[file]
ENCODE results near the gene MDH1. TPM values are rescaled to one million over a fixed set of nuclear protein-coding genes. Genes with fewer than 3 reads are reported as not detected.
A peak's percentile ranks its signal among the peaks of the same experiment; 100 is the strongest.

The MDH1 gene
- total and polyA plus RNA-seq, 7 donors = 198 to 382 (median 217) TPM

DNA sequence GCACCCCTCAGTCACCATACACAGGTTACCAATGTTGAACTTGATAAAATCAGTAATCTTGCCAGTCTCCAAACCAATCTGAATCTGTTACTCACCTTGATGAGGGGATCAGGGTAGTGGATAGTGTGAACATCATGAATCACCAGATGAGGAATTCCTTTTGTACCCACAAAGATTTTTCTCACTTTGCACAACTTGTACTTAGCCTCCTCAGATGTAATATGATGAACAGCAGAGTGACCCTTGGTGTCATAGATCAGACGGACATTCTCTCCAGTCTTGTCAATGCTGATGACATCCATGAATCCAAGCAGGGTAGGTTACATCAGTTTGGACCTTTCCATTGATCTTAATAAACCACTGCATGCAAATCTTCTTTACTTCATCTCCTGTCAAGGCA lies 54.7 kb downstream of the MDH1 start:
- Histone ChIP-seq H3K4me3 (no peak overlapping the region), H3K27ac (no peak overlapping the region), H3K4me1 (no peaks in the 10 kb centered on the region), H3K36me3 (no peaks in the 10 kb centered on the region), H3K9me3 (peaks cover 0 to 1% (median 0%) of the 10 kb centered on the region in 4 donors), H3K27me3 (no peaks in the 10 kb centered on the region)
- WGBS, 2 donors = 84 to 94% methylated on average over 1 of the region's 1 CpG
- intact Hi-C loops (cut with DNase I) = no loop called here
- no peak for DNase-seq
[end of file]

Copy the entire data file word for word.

ENCODE results near the gene MDH1. TPM values are rescaled to one million over a fixed set of nuclear protein-coding genes. Genes with fewer than 3 reads are reported as not detected.
A peak's percentile ranks its signal among the peaks of the same experiment; 100 is the strongest.

The MDH1 gene
- total and polyA plus RNA-seq, 7 donors = 198 to 382 (median 217) TPM

DNA sequence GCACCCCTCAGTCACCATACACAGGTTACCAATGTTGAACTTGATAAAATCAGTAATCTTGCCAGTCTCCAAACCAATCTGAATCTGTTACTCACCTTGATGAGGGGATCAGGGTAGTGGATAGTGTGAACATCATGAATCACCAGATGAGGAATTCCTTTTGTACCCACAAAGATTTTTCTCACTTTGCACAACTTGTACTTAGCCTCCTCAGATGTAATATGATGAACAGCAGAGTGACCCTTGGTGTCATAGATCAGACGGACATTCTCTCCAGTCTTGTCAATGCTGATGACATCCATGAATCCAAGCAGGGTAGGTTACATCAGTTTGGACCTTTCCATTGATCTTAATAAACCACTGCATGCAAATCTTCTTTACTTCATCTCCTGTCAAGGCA lies 54.7 kb downstream of the MDH1 start:
- Histone ChIP-seq H3K4me3 (no peak overlapping the region), H3K27ac (no peak overlapping the region), H3K4me1 (no peaks in the 10 kb centered on the region), H3K36me3 (no peaks in the 10 kb centered on the region), H3K9me3 (peaks cover 0 to 1% (median 0%) of the 10 kb centered on the region in 4 donors), H3K27me3 (no peaks in the 10 kb centered on the region)
- WGBS, 2 donors = 84 to 94% methylated on average over 1 of the region's 1 CpG
- intact Hi-C loops (cut with DNase I) = no loop called here
- no peak for DNase-seq